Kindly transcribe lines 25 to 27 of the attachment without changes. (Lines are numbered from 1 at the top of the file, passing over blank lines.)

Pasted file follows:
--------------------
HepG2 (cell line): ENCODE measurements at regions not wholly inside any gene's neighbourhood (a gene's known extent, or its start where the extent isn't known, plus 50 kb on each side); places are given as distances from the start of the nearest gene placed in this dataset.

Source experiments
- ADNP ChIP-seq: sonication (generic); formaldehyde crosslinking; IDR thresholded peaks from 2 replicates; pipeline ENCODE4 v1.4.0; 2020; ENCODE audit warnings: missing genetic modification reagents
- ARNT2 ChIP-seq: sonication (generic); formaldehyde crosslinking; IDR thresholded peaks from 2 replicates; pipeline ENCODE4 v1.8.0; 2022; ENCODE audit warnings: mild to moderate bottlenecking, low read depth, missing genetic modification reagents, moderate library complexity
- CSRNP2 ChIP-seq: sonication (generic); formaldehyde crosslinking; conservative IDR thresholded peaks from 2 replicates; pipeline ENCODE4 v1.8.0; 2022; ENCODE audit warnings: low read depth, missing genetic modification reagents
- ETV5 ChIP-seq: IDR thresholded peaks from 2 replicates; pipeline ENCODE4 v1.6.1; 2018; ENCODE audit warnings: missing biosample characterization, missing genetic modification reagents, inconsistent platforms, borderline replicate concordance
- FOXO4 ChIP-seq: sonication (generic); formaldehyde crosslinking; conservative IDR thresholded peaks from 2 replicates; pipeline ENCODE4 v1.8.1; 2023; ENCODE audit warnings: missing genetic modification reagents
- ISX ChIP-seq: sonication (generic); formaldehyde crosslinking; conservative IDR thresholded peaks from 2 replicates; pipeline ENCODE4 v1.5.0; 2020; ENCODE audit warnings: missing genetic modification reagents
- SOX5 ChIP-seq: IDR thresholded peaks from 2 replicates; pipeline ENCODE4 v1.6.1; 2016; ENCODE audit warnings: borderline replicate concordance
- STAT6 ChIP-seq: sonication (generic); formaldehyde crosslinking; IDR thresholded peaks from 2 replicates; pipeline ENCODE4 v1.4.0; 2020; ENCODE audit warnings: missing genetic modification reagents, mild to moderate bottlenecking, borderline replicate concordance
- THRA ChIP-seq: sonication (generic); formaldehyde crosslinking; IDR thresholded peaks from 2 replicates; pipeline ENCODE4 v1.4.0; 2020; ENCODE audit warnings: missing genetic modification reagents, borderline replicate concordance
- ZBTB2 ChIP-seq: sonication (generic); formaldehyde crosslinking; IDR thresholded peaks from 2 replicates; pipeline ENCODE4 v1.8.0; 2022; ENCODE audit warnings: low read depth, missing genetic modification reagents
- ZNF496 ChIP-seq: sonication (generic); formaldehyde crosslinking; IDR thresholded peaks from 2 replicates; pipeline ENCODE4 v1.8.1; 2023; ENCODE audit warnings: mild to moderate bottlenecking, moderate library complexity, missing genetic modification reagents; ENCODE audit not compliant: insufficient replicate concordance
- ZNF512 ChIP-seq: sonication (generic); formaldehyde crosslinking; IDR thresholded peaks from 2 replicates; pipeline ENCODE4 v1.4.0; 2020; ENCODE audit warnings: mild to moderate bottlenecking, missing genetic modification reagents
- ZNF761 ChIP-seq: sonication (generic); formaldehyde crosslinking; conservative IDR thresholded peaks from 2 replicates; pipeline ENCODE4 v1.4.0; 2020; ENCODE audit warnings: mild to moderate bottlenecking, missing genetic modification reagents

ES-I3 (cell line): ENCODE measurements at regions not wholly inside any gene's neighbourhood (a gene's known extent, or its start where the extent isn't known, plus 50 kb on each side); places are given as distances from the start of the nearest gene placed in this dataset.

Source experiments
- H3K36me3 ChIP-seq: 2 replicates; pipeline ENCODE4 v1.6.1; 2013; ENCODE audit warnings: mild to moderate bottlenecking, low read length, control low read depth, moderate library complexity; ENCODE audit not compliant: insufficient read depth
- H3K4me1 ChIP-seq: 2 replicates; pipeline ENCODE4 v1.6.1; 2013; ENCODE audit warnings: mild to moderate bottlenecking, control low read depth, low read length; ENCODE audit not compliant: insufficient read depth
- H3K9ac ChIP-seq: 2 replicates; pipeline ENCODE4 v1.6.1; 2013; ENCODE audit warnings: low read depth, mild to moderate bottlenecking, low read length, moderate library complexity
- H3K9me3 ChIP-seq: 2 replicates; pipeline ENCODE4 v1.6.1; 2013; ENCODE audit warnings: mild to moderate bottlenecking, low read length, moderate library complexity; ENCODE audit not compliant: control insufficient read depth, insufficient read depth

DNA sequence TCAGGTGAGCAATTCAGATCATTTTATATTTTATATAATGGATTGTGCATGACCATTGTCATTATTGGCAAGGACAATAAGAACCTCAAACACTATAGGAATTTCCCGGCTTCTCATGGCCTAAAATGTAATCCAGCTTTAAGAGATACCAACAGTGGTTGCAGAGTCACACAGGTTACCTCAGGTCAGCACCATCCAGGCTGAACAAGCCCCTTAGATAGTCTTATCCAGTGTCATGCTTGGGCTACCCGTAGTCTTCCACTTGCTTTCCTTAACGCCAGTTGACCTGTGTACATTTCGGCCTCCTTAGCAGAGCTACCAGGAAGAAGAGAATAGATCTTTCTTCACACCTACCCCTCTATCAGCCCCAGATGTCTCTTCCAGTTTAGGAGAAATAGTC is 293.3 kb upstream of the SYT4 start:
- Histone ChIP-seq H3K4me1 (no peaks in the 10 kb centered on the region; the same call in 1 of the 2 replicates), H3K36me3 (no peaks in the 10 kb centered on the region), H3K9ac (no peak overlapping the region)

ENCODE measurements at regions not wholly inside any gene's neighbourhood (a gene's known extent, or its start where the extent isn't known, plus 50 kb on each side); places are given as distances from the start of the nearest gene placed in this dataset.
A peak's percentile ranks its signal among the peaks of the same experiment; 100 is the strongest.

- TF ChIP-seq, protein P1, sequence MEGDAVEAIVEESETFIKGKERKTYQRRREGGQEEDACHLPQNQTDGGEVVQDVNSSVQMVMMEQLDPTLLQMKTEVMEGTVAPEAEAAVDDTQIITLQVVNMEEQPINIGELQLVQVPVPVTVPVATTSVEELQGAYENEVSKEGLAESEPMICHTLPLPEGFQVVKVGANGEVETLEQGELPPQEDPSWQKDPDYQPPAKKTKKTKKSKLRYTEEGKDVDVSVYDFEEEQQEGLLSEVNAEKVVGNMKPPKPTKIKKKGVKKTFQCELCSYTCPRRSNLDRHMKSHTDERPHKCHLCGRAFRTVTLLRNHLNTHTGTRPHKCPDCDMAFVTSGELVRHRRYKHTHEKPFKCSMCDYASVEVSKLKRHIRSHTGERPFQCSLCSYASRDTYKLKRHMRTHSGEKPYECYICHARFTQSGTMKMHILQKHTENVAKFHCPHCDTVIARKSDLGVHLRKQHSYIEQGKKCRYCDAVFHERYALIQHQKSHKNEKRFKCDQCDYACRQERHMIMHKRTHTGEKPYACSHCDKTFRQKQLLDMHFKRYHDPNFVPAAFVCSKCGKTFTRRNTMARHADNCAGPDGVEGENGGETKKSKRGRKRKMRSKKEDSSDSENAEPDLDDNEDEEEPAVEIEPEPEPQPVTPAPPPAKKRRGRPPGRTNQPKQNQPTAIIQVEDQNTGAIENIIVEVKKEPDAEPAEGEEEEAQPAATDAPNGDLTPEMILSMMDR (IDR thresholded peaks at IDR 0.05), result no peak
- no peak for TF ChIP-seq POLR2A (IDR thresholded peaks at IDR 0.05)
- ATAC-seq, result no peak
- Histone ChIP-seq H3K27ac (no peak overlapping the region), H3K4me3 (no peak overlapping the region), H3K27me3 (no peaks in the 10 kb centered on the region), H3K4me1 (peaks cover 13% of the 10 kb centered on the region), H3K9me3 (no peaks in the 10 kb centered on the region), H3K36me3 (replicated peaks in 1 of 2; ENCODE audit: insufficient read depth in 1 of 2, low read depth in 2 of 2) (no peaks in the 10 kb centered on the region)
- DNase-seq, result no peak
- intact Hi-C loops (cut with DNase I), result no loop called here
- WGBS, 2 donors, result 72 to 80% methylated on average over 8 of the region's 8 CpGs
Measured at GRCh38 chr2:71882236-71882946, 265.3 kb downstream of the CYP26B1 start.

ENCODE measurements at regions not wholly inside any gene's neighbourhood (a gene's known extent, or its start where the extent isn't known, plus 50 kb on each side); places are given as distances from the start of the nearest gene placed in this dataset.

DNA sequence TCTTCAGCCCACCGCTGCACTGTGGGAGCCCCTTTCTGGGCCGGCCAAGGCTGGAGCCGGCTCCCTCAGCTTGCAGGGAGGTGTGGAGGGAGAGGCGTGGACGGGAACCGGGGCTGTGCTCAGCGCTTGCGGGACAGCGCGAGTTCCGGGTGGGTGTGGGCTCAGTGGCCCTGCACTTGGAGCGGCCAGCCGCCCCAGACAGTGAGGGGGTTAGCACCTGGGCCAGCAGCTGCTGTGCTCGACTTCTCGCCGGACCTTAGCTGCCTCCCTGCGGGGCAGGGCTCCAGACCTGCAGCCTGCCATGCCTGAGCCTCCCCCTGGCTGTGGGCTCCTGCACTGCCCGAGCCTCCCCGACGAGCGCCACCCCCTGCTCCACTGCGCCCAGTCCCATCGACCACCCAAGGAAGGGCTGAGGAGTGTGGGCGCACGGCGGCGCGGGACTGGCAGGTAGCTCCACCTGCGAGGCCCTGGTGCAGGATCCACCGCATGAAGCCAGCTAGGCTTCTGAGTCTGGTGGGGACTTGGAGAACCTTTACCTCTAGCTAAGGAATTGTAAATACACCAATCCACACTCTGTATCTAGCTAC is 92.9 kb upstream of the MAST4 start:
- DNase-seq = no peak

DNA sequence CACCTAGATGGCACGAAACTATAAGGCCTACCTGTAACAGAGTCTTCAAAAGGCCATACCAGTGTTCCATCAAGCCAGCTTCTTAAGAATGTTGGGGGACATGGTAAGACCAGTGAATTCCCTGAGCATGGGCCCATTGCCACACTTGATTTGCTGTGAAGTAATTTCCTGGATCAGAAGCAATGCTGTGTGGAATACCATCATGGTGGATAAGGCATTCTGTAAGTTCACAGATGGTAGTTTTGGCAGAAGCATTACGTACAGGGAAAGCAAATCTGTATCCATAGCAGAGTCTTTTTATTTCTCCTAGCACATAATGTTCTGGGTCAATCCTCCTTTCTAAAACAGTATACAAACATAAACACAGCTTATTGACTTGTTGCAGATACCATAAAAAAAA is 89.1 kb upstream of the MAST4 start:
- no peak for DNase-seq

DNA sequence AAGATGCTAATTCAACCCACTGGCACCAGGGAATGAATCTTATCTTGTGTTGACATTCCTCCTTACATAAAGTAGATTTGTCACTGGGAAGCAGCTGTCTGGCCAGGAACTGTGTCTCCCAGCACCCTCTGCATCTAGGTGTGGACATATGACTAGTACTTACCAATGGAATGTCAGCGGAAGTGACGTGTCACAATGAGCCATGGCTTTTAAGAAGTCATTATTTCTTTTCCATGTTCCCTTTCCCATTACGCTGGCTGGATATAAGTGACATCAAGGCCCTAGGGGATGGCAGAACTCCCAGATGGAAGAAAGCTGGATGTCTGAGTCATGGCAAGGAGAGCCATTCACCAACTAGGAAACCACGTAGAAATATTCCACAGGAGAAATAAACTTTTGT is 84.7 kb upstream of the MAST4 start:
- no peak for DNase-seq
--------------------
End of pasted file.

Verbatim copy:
A peak's percentile ranks its signal among the peaks of the same experiment; 100 is the strongest.

- TF ChIP-seq, protein P1, sequence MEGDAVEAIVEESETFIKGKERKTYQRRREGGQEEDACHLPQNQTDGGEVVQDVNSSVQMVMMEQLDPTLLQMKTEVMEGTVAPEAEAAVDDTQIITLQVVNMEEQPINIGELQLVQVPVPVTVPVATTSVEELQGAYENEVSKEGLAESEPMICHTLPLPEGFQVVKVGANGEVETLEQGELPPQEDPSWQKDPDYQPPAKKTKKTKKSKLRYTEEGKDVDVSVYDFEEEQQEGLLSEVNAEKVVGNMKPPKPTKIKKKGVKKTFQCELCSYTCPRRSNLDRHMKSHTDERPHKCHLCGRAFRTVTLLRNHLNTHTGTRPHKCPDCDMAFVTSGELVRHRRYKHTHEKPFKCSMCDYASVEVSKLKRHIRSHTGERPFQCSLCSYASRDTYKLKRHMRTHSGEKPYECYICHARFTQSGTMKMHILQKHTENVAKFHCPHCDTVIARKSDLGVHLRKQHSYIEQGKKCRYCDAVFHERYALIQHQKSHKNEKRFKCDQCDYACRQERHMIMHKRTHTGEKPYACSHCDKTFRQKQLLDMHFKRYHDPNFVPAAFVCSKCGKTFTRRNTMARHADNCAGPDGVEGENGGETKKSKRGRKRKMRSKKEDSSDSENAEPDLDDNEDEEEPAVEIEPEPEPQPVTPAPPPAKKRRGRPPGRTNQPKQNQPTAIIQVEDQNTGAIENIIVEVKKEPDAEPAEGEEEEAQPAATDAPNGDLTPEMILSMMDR (IDR thresholded peaks at IDR 0.05), result no peak
- no peak for TF ChIP-seq POLR2A (IDR thresholded peaks at IDR 0.05)